I’m now a fortnight into my Australian trip, and things are panning out well. The heat is tolerable, the sunshine welcome, the people friendly. I’m on first name terms with the waiters in the coffee shop, the college chefs and the porters. The Aussie sunshine has turned me (much to my surprise) into an early riser; 6am is so much more pleasant here where the birds sing, the warm air is fresh and the sun is already poking its head above the horizon.

Lest anyone think this is all just a glorified holiday, I’ve been learning a lot here too. My collaborator here is focused and has an excellent understanding of the problem I’m working on and the tools I’m using to tackle it. I’ve gained a lot from our frequent chats over coffee in the shade of the eucalyptus trees in the corner of the quad. I’ve learnt new techniques and understood new pieces of physics. But more than that; I’ve participated in all sorts of research discussions, heard new ideas, seen new perspectives. And I think this is the most valuable thing about travelling; your viewpoint literally alters. You get the opportunity to look at the world anew and get a fresh perspective on things.

Prior to coming out here, I had been working on the same project for months – it had turned into a monstrous hydra, growing three new heads for every one that was cut off. I needed a break. I needed a fresh start. That’s what Australia has given me – a fresh project to sink my teeth into and fresh ideas to get my head around.

There are other benefits to working away from home, particularly somewhere far away: due to the time difference, emails don’t come into my inbox during working hours. I don’t have all the usual obligations of work – no seminars to attend, no colloquia, no tutorials to give. It’s amazing how much more one can do in a day that isn’t punctuated by constant distractions and commitments. The sunshine has cured me of my usual winter lethargy, giving me extra energy and making me more productive. Besides which, I’m enjoying it all – the weather, the wildlife, the flowers, the sights and smells. Now, how do I turn the temperature down by a couple of degrees?

To seize an opportunity, first you need to create it

On Saturday I’m travelling to Australia for a month-long research trip. I’m excited and nervous and a little bit scared, and it’ll be hard to be away from my other half for so long. But this is a fantastic opportunity for me, and I’m definitely looking forward to a breath of fresh air (and sun!) and a chance to get to grips with a different research project and meet new collaborators.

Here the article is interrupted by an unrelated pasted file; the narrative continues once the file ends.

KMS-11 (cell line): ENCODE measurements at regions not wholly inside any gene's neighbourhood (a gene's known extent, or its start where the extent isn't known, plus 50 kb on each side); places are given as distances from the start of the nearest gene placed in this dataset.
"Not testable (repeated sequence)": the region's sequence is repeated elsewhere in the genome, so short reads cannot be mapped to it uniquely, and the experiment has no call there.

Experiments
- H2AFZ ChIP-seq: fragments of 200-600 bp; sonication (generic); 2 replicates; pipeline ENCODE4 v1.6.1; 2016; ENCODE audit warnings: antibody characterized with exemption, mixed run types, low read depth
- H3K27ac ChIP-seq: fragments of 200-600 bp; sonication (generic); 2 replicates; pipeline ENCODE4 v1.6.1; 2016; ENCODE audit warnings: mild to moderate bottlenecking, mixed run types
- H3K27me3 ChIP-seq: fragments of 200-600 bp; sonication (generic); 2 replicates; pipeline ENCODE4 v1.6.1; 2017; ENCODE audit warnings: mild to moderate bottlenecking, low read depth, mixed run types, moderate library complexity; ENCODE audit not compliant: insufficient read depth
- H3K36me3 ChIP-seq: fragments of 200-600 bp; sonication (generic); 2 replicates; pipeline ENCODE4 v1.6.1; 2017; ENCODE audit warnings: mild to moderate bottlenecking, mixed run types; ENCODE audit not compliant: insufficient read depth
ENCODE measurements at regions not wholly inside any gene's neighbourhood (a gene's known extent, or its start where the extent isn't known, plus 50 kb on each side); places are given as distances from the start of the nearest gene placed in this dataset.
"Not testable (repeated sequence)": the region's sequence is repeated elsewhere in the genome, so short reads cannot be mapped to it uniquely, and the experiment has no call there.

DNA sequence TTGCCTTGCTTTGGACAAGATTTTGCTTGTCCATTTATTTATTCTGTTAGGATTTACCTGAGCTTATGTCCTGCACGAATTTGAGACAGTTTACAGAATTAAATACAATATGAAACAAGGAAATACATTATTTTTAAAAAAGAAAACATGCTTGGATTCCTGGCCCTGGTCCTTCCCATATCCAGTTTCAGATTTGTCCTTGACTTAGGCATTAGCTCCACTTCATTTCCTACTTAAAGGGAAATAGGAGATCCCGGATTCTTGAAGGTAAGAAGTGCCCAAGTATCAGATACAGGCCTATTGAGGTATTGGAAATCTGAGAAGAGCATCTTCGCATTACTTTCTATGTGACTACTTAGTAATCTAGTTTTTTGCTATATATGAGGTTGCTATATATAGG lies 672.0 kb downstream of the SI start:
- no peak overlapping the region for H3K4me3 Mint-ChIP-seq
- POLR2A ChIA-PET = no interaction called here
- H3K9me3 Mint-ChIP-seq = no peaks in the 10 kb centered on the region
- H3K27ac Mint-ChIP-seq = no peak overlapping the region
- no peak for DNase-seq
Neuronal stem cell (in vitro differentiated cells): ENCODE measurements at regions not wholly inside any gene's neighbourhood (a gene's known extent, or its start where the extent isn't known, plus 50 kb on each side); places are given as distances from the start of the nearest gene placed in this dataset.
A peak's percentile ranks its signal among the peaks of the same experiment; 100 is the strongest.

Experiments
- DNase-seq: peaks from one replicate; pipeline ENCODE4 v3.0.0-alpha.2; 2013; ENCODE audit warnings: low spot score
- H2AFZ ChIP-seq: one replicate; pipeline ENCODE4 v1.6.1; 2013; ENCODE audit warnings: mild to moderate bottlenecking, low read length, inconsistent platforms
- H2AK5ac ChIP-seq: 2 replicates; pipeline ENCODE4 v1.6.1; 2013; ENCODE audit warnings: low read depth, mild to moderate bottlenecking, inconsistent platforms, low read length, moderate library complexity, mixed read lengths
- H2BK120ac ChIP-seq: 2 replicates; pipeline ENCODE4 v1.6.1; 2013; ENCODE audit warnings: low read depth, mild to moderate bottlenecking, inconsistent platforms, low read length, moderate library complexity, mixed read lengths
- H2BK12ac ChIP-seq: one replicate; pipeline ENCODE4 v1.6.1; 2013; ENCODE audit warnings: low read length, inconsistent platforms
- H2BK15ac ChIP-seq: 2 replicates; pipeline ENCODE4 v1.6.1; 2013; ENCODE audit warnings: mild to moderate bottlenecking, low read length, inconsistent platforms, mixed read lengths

My supervisor first mentioned the idea of a trip to Australia around a year ago, and my response was enthusiastic. However, other PhD students warned me that they had had similar offers, but they had come to nothing. I realised that if I really wanted to make this trip happen, I would need to be proactive. In order to seize the opportunity, I first had to create it.

A few days before the deadline, I applied for a scholarship fund for PhD students from the UK to travel to an Australian institution for a research visit. The application included a research proposal which I constructed with help from my supervisor and our Australian collaborator. We had some detailed discussions about the project that I would be given, and agreed rough dates for the visit. My scholarship application was successful, and the trip began to feel real – flights were booked, accommodation arranged, visa applied for.

This wouldn’t have happened if I hadn’t been proactive – followed up on my supervisor’s suggestion and pestered him about when the trip would be possible, applied for the scholarship even though it was close to the deadline, contacted our collaborator and discussed the research proposal. Sometimes you have to ask to get something. Sometimes you have to ask more than once. On some occasions you might not get it, but on others you will. You’ve nothing to lose and potentially there’s everything to be gained from asking.